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Beautiful beaches abound along this coastline, Guanacaste remains Costa Rica's "Wild West," a land of dry plains populated with cattle ranches and cowboys, who are known here as sabaneros, a name that derives from the Spanish word for "savanna" or “grassland." Guanacaste is home to several active volcanoes and some beautiful national parks, including Santa Rosa National Park, the home to massive sea turtle nesting and the site of a major battle to maintain independence; Rincón de la Vieja National Park, which features hot springs and bubbling mud pots, pristine waterfalls, and an active volcanic crater; and Palo Verde National Park, a beautiful expanse of mangroves, wetlands, and savannah.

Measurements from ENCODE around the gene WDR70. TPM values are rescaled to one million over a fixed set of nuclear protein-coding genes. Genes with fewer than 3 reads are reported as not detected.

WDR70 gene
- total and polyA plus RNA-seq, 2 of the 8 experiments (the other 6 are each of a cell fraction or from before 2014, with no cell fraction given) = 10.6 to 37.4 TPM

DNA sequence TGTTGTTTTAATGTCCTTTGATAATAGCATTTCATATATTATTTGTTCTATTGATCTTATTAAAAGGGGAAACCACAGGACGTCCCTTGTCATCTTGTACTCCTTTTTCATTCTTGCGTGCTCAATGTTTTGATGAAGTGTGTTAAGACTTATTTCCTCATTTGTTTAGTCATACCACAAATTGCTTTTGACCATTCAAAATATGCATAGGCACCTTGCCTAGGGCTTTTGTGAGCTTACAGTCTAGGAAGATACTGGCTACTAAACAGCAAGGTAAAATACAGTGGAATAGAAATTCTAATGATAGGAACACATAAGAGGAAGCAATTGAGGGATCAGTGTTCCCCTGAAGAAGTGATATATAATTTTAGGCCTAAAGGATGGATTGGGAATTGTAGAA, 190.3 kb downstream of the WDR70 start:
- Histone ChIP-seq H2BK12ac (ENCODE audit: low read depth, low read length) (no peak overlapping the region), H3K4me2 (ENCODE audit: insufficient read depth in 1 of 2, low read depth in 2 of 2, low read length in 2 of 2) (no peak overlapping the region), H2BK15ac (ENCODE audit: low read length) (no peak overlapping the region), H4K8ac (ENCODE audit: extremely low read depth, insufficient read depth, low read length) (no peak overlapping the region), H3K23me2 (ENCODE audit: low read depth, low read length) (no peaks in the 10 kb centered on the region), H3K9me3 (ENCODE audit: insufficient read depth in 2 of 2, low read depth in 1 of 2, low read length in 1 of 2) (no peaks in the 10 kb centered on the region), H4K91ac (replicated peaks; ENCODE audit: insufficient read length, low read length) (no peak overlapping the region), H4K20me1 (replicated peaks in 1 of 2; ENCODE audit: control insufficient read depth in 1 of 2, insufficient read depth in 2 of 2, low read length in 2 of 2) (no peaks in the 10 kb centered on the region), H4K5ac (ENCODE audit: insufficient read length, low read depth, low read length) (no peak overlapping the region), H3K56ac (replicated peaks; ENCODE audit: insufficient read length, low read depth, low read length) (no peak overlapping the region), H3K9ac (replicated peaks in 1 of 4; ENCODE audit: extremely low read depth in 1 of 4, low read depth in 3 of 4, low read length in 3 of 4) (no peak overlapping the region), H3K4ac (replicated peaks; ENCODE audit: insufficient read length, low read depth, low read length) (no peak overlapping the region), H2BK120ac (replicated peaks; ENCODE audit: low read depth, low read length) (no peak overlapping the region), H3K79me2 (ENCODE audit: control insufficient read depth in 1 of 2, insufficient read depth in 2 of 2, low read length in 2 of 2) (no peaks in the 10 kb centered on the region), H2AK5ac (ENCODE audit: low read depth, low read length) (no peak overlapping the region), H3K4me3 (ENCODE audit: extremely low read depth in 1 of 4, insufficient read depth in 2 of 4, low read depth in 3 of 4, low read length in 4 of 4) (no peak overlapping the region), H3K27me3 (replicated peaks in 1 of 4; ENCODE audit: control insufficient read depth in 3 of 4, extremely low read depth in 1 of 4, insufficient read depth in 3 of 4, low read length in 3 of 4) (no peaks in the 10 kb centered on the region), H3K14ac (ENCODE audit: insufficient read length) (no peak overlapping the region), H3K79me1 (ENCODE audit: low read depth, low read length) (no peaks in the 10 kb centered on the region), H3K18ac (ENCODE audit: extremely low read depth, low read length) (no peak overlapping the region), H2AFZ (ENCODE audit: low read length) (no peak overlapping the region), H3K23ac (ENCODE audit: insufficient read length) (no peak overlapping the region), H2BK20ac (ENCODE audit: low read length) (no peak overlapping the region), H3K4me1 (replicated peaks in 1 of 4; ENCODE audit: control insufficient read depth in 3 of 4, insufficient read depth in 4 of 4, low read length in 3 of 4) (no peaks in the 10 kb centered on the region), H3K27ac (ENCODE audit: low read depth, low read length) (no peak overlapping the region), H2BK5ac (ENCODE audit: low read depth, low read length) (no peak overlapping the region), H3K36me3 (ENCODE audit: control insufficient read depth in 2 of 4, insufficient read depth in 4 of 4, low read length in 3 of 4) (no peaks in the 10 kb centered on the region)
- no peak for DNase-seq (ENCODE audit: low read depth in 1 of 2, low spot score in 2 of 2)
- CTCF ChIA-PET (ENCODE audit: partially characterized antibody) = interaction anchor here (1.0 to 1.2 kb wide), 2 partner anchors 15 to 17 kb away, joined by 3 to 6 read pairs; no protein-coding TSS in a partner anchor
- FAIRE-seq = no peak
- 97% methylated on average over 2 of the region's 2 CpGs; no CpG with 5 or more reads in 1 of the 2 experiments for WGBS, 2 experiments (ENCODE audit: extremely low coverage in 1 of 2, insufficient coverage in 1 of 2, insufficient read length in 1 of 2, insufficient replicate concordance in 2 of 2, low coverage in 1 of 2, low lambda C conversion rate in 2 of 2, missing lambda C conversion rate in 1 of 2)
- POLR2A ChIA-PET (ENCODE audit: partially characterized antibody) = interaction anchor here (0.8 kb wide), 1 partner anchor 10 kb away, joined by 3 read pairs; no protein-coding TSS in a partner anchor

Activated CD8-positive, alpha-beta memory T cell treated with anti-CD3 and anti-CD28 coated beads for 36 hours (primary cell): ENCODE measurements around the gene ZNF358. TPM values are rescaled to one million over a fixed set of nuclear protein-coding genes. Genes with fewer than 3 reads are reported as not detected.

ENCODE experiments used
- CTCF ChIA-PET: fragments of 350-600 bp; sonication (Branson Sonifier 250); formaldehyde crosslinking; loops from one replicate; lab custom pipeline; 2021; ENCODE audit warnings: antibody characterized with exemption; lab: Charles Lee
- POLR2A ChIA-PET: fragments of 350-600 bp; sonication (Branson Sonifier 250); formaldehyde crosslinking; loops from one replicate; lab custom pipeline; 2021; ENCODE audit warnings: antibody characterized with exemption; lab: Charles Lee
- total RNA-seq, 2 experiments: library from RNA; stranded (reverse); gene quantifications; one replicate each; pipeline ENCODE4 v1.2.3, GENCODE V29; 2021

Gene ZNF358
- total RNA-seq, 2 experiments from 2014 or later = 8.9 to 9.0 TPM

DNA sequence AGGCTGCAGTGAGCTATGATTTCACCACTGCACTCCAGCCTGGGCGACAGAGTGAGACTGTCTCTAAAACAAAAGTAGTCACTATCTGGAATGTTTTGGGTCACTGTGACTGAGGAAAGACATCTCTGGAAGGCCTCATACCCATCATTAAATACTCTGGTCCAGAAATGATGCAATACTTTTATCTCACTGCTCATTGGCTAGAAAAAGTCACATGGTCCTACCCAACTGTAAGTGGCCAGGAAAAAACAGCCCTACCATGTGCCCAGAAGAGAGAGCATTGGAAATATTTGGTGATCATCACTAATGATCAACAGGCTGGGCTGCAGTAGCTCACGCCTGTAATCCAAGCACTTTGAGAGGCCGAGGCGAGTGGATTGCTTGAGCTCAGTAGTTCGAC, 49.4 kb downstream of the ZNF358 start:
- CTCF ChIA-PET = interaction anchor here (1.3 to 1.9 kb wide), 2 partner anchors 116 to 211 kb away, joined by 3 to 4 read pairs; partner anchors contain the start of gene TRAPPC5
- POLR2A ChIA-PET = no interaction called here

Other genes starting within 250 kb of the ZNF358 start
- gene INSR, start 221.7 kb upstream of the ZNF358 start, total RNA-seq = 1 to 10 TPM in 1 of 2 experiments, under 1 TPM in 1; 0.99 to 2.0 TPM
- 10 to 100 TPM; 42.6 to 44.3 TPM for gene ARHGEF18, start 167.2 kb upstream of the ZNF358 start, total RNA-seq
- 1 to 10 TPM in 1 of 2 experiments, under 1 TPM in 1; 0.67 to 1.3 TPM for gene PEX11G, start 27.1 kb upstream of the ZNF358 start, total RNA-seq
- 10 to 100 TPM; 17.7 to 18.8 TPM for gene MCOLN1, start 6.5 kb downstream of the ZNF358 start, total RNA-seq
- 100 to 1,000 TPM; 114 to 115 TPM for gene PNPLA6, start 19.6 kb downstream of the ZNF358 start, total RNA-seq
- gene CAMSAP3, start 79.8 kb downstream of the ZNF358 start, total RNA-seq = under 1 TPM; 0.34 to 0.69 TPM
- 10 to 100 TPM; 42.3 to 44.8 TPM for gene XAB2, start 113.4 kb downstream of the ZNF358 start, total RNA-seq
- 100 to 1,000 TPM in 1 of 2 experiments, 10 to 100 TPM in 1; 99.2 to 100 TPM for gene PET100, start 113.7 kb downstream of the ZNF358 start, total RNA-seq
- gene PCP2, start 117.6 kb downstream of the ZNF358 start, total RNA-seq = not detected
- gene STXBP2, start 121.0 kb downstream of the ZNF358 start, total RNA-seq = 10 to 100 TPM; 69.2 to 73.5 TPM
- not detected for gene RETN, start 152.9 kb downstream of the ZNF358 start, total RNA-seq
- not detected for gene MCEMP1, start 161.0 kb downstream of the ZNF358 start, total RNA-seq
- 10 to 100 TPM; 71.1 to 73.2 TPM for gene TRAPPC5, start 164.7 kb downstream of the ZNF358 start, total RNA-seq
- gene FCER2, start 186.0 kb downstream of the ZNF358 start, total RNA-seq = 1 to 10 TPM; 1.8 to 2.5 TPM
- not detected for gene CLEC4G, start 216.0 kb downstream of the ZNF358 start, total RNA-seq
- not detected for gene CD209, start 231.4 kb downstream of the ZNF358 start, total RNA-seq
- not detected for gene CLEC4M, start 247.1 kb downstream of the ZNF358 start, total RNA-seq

This is Costa Rica's driest region. The rainy season starts later and ends earlier, and overall it's more dependably sunny here than in other parts of the country. Combine this climate with a coastline that stretches south for hundreds of miles, from the Nicaraguan border, all the way to the Nicoya Peninsula, and you have an equation that yields beach bliss.

Due to the climatic conditions of Guanacaste, the rich flora and fauna, as well as many natural, cultural and architectural landscapes, photography is a popular activity among tourists.
Sport fishing is one of the main attractions in the Northern Pacific, whether it is commercial or recreational. There are also tournaments where various world records have been broken for long-nose fish which are returned to the sea.



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